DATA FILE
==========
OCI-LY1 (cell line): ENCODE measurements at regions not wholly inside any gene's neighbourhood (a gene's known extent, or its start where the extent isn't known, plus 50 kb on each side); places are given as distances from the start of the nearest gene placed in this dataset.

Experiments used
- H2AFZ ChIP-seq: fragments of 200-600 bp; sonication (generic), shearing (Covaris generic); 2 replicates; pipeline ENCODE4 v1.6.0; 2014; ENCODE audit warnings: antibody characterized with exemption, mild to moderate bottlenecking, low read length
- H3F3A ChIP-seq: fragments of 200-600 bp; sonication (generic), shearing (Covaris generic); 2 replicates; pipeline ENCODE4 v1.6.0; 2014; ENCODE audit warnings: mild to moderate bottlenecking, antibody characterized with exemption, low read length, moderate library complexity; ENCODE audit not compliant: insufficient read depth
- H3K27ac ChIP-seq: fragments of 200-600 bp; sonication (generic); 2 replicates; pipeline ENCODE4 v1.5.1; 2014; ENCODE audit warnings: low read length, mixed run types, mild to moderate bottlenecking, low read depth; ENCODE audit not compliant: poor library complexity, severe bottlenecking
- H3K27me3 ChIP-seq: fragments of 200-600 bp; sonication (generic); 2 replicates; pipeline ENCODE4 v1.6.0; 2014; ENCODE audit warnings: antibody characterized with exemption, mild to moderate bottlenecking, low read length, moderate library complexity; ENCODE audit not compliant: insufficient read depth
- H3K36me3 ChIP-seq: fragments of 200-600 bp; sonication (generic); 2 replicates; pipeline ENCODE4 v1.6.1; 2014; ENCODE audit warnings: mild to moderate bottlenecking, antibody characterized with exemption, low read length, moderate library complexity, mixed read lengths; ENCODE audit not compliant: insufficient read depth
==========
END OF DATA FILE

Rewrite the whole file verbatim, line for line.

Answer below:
OCI-LY1 (cell line): ENCODE measurements at regions not wholly inside any gene's neighbourhood (a gene's known extent, or its start where the extent isn't known, plus 50 kb on each side); places are given as distances from the start of the nearest gene placed in this dataset.

Experiments used
- H2AFZ ChIP-seq: fragments of 200-600 bp; sonication (generic), shearing (Covaris generic); 2 replicates; pipeline ENCODE4 v1.6.0; 2014; ENCODE audit warnings: antibody characterized with exemption, mild to moderate bottlenecking, low read length
- H3F3A ChIP-seq: fragments of 200-600 bp; sonication (generic), shearing (Covaris generic); 2 replicates; pipeline ENCODE4 v1.6.0; 2014; ENCODE audit warnings: mild to moderate bottlenecking, antibody characterized with exemption, low read length, moderate library complexity; ENCODE audit not compliant: insufficient read depth
- H3K27ac ChIP-seq: fragments of 200-600 bp; sonication (generic); 2 replicates; pipeline ENCODE4 v1.5.1; 2014; ENCODE audit warnings: low read length, mixed run types, mild to moderate bottlenecking, low read depth; ENCODE audit not compliant: poor library complexity, severe bottlenecking
- H3K27me3 ChIP-seq: fragments of 200-600 bp; sonication (generic); 2 replicates; pipeline ENCODE4 v1.6.0; 2014; ENCODE audit warnings: antibody characterized with exemption, mild to moderate bottlenecking, low read length, moderate library complexity; ENCODE audit not compliant: insufficient read depth
- H3K36me3 ChIP-seq: fragments of 200-600 bp; sonication (generic); 2 replicates; pipeline ENCODE4 v1.6.1; 2014; ENCODE audit warnings: mild to moderate bottlenecking, antibody characterized with exemption, low read length, moderate library complexity, mixed read lengths; ENCODE audit not compliant: insufficient read depth